The Right to Child Care

The pandemic has exposed the failings of the prevailing system of private for-profit child care subsidized through government coffers yet still with large user fees. Quebec's ten dollar a day daycare is presented as better yet how inadequate it is is not discussed. It is a system heavily criticized for not providing daycare workers with the conditions, training and pay they need and demand. Furthermore, it fails to produce enough spaces and forces families to add their names to one waiting list to be put on another waiting list for a daycare space. Human resources are wasted on complicated tax calculations and the fend-for-oneself dictate is not addressed despite the provision of this daycare system. Outbreaks of COVID-19 in Quebec daycare centres have now also become another cause for anxiety.

Consternation has arisen in business circles that the economy, especially certain sectors, will not have enough workers to meet demand in the coming period. They claim the pandemic means the number of immigrant workers and temporary foreign workers that business regularly demands has fallen. The biggest private interests are nonetheless permitted to bring in contract workers unimpeded. Also, many women workers have had to drop out of the workforce to look after their children, either because daycare is not available, is too expensive or the kids have been forced into online learning and require supervision.

Business circles want more women in the workforce. To fulfill this demand, it has occurred to the elite that some form of child care will serve them to get women back to work. But of course, the business elite refuse to pay for the value child care and early learning workers produce and that is a major issue. They want payment to come from government tax revenue and user fees and not in a proper exchange for the value they receive and consume from both the workers freed to work for them in the present and the future workers cared for and educated socially.

Paying less for child care services is a dire need for families who cannot afford to pay the exorbitant fees child care currently costs them. However, to believe that under a vicious anti-social offensive whose aim is privatization and the dismantling of all public services this will create public services would be a serious mistake. It is like believing that private seniors' homes look after seniors.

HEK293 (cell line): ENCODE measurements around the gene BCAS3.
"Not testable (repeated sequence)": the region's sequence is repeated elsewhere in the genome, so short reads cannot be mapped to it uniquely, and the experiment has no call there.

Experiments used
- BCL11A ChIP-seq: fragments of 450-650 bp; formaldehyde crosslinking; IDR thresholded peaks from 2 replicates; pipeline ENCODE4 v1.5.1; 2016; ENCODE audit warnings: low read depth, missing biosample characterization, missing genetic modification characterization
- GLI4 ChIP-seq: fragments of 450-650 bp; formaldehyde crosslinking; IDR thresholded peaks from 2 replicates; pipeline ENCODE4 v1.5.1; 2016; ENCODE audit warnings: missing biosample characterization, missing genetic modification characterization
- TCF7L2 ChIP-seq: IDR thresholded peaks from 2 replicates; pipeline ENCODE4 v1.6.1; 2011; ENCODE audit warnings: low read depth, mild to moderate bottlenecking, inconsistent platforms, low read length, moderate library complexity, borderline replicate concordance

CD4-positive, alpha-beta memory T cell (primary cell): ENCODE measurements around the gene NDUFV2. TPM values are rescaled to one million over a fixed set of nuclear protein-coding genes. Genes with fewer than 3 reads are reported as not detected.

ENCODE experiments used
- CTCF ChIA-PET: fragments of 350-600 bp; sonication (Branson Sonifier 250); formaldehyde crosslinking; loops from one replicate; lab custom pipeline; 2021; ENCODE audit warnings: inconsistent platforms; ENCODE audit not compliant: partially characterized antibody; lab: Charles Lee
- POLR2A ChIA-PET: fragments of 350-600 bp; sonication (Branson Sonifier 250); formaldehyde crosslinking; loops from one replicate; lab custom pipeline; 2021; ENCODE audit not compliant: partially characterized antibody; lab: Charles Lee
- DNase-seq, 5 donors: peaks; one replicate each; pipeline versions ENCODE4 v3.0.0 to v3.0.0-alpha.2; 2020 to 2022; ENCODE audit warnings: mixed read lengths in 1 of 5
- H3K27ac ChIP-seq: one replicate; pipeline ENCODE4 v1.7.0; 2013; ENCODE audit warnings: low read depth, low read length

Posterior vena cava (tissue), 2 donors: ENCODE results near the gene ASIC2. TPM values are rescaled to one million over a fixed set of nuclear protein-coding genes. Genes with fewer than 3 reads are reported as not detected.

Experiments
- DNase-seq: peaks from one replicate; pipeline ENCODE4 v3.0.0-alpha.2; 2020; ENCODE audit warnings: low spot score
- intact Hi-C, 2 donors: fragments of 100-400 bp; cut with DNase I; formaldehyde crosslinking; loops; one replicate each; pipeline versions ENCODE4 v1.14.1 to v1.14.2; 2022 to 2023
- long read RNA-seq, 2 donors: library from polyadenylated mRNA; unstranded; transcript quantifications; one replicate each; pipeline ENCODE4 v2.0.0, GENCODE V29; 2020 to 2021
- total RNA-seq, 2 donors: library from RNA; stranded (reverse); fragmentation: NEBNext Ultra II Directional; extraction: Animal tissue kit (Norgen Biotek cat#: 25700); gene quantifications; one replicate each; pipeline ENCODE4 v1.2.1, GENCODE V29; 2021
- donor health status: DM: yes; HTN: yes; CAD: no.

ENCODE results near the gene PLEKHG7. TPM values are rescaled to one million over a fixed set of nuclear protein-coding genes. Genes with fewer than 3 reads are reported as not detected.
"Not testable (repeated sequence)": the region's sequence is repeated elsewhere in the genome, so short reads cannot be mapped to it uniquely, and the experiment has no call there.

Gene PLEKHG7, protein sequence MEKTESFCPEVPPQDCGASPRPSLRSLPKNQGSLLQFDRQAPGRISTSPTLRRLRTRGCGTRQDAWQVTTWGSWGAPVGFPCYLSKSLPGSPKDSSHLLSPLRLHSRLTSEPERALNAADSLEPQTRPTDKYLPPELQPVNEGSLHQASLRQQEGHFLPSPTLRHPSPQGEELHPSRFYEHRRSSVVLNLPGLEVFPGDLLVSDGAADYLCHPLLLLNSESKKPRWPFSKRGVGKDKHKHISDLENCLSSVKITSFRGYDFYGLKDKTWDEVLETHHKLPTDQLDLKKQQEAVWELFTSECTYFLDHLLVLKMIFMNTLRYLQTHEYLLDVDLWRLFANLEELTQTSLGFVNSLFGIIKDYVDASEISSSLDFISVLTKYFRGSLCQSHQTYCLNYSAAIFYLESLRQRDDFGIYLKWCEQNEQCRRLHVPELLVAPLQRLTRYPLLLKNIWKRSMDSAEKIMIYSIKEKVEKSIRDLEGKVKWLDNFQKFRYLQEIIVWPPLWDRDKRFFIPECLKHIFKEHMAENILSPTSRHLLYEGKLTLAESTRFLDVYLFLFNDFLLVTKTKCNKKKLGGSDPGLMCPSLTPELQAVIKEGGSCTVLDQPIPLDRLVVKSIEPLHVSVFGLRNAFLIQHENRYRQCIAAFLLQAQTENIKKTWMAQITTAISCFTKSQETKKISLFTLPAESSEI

A human-centred child care and early learning system is required which expands the right to education for all from birth to passing away. This requires new thinking to establish unity between aim and practice to serve the people and not the oligarchs. To build a human-centred education and child care system requires physical infrastructure and trained workers and educators.

Building infrastructure to serve the new requires human-centred construction enterprises where the value workers produce is poured back into the system for the common good and not captured in the coffers of the global oligarchs. Training child care and early learning workers in the necessary skills requires education infrastructure. Retaining workers requires conditions of work and pay that ensure their continuing commitment to the work.

A human-centred child care and early learning system could become an example and catalyst to fulfill the dream of the right to education for all and even the right to housing for all. This could result from the creation of permanent human-centred public construction enterprises across the country to build and maintain infrastructure without oligarchs sucking away new value from what construction and other workers produce.

Only the concerted collective actions of families and communities to affirm their right to child care will provide the people with what they require. The people of Canada must set the standards and make sure they are enforced. Any other approach will be to mark time, which Canadians cannot afford to do.

This article was published in

 April 22, 2021 - No. 31

Article Link:


Website:   Email: